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What is COBRA?

When you hear about COBRA insurance, it refers to the Consolidated Omnibus Budget Reconciliation Act of 1985, which was passed during the Reagan years to protect employees and their loved ones from sudden loss of health insurance. COBRA requires most employers that offer group health insurance plans to temporarily continue health coverage to employees and previously covered loved ones for certain qualifying events. Essentially, COBRA provides a buffer for employees who have been let go from their jobs and it also protects an employee’s spouse and children in cases of death and divorce. COBRA generally applies to all group insurance plans of employers that employ more than 20 people.

COBRA allows for the continuation of health insurance benefits of qualifying individuals for various time periods, depending on the qualifying events. The qualifying events COBRA refers to include the death of a covered employee, the termination of an employee (unless the employee was terminated due to a gross misconduct), an employee’s reduction of hours, the divorce or legal separation of a covered employee from the employee’s spouse, or the covered employee becoming eligible for Medicare Benefits.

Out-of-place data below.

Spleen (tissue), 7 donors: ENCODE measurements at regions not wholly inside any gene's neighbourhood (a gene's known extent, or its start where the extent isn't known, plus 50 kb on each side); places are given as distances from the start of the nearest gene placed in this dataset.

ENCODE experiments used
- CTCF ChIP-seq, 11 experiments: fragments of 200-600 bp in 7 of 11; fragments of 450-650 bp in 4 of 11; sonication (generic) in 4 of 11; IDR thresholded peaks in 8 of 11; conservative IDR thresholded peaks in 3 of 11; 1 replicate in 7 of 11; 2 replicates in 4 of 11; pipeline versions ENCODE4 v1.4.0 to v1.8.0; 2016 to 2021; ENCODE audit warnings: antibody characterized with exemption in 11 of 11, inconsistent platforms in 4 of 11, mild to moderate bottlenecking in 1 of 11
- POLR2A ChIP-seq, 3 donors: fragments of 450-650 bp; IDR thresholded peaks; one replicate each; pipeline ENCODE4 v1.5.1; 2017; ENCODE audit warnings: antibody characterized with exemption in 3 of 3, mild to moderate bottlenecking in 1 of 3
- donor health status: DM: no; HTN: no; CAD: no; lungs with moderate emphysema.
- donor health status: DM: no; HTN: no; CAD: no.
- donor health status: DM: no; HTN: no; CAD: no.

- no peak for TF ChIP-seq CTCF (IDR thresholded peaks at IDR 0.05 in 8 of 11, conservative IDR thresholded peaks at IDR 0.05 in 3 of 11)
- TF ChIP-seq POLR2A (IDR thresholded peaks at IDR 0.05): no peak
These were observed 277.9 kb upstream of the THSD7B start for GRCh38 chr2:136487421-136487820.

Qualified beneficiaries of COBRA include a covered employee or the spouse or dependent child of a covered employee.

In the case of the death of a covered employee, the spouse or a dependent child is entitled to up to 36 months of continued group health coverage under COBRA. The same time allotment goes for the divorce or legal separation from the covered employee.

When a covered employee has been terminated for a reason other than a gross misconduct, or if the employee’s hours have been reduced, the covered employee and the spouse or a dependent child can get up to 18 months of continued coverage. This also applies when an employee’s hours have been reduced.

If a covered employee becomes disabled during the first 60 days of COBRA coverage due to a qualifying event, the employee, as well as any nondisabled beneficiaries of the covered employee can receive up to 29 months of continued coverage.

COBRA insurance has protected a lot of people since being passed, but the key thing to remember about COBRA insurance is that while it allows for the continued coverage of qualified individuals and their beneficiaries, it does not mean that employers have to continue the payment of the insurance premiums. Qualified employees and their beneficiaries may be subject to paying up to 102% of the insurance premium.

It’s great that COBRA ensures that people will have insurance even when bad life circumstances get in the way, but there are also other options under the Affordable Care Act for individuals who are looking at COBRA insurance. Make sure you know what the options are before you automatically assume the costs that COBRA insurance will entail.

Last Updated: April 15, 2015